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July 10, 2005

Pulling out

The British media are on a roll today. From the Mail on Sunday:

Britain and America are secretly preparing to withdraw most of their troops from Iraq - despite warnings of the grave consequences for the region, The Mail on Sunday has learned.
A secret paper written by Defence Secretary John Reid for Tony Blair reveals that many of the 8,500 British troops in Iraq are set to be brought home within three months, with most of the rest returning six months later.
The leaked document, marked Secret: UK Eyes Only, appears to fly in the face of Mr Blair and President Bush’s pledges that Allied forces will not quit until Iraq’s own forces are strong enough to take control of security.

A Reuters story spells out what the U.S. side of a withdrawal would look like:

The memo said Washington planned to cut its forces to 66,000 from about 140,000 by early 2006. “Emerging U.S. plans assume 14 out of 18 provinces could be handed over to Iraqi control by early 2006,” the memo said.
The United States is training Iraqi forces to take over the country’s defence in the face of an insurgency involving allies of former Iraqi President Saddam Hussein and foreign militants allied to al Qaeda operative Abu Musab al-Zarqawi.

Would that work? I’m with Juan Cole:

The remaining 66,000 US troops would presumably be responsible for the most turbulent, largely Sunni Arab provinces, such as Baghdad, Anbar, and Salahuddin.
[But] I remain unconvinced that the new Iraqi army will actually be able to take up the slack, even if the Australians help out.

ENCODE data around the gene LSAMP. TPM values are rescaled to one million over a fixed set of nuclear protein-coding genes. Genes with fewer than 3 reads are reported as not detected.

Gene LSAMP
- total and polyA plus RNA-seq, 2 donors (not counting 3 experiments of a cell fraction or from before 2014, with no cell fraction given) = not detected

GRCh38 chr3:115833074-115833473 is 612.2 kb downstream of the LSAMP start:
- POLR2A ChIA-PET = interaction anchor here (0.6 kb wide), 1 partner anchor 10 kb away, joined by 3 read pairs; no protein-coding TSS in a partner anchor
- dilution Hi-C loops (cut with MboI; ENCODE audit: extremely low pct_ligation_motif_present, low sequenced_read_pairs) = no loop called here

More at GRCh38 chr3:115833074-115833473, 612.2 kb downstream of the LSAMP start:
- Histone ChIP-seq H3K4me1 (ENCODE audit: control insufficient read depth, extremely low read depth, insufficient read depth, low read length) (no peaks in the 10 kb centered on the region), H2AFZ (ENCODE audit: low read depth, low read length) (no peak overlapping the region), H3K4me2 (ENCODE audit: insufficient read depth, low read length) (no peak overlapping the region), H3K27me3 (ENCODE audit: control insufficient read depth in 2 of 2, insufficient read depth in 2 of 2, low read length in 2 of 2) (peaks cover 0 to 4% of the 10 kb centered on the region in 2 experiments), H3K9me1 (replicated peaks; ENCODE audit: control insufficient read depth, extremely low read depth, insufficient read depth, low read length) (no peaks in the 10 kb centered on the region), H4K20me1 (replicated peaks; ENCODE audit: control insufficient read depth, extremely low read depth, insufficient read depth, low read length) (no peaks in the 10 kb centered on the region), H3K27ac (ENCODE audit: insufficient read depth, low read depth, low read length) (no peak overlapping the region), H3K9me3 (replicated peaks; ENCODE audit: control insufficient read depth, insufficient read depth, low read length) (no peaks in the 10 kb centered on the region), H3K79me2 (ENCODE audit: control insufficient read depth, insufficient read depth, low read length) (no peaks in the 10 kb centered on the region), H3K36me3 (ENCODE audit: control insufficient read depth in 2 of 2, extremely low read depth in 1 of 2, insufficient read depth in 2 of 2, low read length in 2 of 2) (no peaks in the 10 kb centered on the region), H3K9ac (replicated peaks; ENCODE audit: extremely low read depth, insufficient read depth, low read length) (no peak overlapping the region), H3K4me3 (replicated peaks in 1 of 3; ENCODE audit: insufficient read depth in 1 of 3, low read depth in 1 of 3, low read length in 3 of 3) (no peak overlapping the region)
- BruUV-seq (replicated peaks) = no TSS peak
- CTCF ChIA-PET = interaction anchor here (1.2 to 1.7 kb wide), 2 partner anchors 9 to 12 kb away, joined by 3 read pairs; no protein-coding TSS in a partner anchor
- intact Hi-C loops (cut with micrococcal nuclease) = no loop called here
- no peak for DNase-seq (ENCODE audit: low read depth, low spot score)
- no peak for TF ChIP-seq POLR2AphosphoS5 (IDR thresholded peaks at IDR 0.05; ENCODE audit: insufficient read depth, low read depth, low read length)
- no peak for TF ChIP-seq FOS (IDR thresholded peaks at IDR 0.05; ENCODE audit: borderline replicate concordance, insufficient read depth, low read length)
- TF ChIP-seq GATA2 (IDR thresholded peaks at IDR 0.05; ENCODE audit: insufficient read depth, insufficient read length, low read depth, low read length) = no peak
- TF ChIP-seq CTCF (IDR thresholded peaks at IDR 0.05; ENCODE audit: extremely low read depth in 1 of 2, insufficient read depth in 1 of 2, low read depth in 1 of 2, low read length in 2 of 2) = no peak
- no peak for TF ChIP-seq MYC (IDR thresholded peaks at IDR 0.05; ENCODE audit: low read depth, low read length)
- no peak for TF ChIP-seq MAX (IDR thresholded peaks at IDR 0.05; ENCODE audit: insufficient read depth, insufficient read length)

What in the world, then is actually going on? In practice, I think the withdrawal plan implies a willingness to turn the five northern provinces over to the Kurdish Peshmerga paramilitary, and the 9 southern provinces over to a combination of Shiite militias and new Iraqi government security forces (Interior Ministry gendarmes and regular army). And, I think this obviously desperate plan really risks damaging the integrity of Iraq as a nation-state. But, it is unlikely that for the US to remain at its present force levels would help maintain that integrity, anyway.

The timing of the leaked memo is embarrassing for both Bush and Blair, but particularly for the British government given its stiff-upper-lip response to the London bombings:

The British Government’s public position is that UK troops will stay until newly trained Iraqi forces are ready to take control of security. Less than a fortnight ago, Mr Blair said it was “vital” the US-led coalition stayed until Iraq stabilised, and Mr Bush endorsed his comments.
Mr Reid’s memo, prepared for Mr Blair in the past few weeks, shows that in reality, plans to get them out - “military drawdown,” as he puts it - are well advanced.
It says: “We have a commitment to hand over to Iraqi control in Al Muthanna and Maysan provinces [two of the four provinces under British control in Southern Iraq] in October 2005 and in the other two, Dhi Qar and Basra, in April 2006.
“This in turn should lead to a reduction in the total level of UK commitment in Iraq to around 3,000 personnel by mid 2006.

If British troops pull out, other members of the alliance will follow. The U.K. memo says that international forces in Southern Iraq currently under British control will have to be handled carefully if Britain withdraws. What that means, in effect, is that if the Brits quit, the Australians and Japanese won’t be far behind. The Italians are already preparing to pull out, after being named along with Denmark in the Al Qaeda statement that was posted on the Internet after Thursday’s bombings.

All of which means it won’t be long before Iraq is America’s very own quagmire—ours, all ours. With even fewer troops to fend off the, uh, “crumbling” insurgency (at least 48 dead today alone).

Posted by Stephen at 5:25 PM in War | Permalink | TrackBack (0)

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